In the service department, our goal is to truly serve our readers — so I’m keeping an eye out for opportunities to help you live a more fun and less stressful life in Philadelphia. So, I’ll be looking for opportunities to share exciting things to do, along with helpful tips about living in this area; whether that’s ways to help you make the most of your weekends at the Shore or how to track down a free admission day at the Philadelphia Museum of Art.
What’s something that makes your job different from others in journalism?
My job is very different from traditional journalism. I’m not breaking news or going out to report on a specific happening in the city. Instead, I am answering the “how to,” “what to do,” and “where to go” questions that we ask on a daily basis. And while it isn’t the same as daily news, it’s still just as important, because it allows people to make the most of their day — and in this case, make the most of our city, too.
What do you do for fun outside of work? What are you looking forward to this year?
I love exploring Philly, which, conveniently, goes hand-in-hand with my job. I like to go out to eat, go to festivals, and explore museums. I also love spending time with my family and friends (which I missed so much in 2020) and spending time outdoors, whether that is at the beach, at a park, or on a hike. I also tap dance! I took my first lesson when I was nine.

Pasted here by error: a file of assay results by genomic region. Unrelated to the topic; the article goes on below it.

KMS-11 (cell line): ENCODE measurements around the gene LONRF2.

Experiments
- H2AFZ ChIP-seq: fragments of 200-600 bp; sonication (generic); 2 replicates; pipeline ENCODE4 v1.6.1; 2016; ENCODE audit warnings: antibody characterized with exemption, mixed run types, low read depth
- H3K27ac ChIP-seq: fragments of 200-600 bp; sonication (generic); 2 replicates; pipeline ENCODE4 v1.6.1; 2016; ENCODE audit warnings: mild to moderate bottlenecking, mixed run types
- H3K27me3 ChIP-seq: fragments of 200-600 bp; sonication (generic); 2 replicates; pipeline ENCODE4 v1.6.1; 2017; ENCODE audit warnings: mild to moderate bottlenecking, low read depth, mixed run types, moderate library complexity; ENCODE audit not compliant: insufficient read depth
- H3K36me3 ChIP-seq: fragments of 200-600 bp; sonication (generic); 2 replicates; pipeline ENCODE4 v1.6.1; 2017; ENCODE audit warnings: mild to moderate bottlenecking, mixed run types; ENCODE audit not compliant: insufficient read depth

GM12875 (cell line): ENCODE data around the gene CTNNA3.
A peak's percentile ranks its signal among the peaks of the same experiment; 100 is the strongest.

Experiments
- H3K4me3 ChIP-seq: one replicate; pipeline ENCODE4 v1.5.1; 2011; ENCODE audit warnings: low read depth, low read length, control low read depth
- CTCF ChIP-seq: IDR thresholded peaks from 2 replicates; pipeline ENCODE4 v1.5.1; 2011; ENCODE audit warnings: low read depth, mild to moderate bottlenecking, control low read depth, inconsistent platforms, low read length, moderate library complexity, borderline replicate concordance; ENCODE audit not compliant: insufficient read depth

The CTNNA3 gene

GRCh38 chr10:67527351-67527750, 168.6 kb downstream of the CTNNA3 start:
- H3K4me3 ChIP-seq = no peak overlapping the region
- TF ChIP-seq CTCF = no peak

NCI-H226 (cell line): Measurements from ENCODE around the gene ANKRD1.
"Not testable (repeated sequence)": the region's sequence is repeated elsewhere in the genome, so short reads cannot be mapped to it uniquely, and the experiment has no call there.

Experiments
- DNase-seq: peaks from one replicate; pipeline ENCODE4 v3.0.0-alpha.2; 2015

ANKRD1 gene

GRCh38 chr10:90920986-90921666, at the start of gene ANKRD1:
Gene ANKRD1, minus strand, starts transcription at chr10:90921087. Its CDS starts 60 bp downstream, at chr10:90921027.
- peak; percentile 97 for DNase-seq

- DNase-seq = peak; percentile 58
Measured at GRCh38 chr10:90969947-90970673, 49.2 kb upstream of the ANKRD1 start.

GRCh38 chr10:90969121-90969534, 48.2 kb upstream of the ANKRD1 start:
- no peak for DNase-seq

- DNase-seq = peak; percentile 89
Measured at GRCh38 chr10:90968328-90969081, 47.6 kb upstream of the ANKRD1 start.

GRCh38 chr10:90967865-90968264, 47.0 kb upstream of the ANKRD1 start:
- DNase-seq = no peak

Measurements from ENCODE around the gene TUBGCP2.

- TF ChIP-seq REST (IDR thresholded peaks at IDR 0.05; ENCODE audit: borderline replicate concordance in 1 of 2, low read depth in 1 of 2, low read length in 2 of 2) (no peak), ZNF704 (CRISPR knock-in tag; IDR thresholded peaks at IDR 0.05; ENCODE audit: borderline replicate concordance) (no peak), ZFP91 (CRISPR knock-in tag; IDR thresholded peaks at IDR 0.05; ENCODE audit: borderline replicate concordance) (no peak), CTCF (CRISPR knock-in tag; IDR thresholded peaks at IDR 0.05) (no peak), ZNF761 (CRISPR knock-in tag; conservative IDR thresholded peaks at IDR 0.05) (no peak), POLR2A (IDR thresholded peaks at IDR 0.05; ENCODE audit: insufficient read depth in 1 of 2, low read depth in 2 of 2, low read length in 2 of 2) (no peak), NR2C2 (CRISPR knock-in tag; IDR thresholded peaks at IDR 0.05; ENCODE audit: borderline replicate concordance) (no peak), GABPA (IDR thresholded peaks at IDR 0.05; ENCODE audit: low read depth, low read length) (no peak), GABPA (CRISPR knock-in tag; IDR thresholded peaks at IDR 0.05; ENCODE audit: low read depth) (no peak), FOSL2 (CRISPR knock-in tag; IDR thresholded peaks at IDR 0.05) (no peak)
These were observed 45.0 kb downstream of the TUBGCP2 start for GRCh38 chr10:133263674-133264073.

As far as what I’m looking forward to, I can’t wait to travel again. I have a few weekend trips planned this summer and I also am looking forward to a trip to Hawaii for my brother-in-law’s wedding later this year.
Through Your Eyes | #OurPhilly
Congratulations, graduates. You made it.
Tag your Instagram posts or tweets with #OurPhilly and we’ll pick our favorite each day to feature in this newsletter and give you a shout out!
Father’s Day guidance
Don’t forget, y’all: Father’s Day is June 20. For the last-minute shoppers among us, here’s a handy guide to six gifts for the dads who love to cook, grill, and entertain. Some advice: You can’t go wrong with something named a “Ninja.”
What we’re …
Drinking: At $10 a bottle, this unpretentious pinot noir (with a cheeky name) is not trying to be fancy or intellectual, just tasty, but it nonetheless succeeds at capturing some of this grape’s elusive charms at an incredibly low price.
Watching: Comedian Kevin Hart has a new movie coming out, but it’s a drama. Hart called Fatherhood, opening June 18, “an opportunity to uplift the conversation surrounding Black fathers.”
Listening to: Liz Phair’s first album in 11 years is kind of all over the place, writes Dan DeLuca, and in this case it’s a good thing. Georgia Anne Muldrow and Rostam also have noteworthy new releases.
Your Daily Dose of | Drama
Playwright Muhammad Bilal “Bi” Islam was in the middle of working on six shows in production when theaters closed in March 2020. He and his wife tried to hang on, relying on her salary, but money grew tight. It was time to pivot. For Islam, the future of work is driving a bus.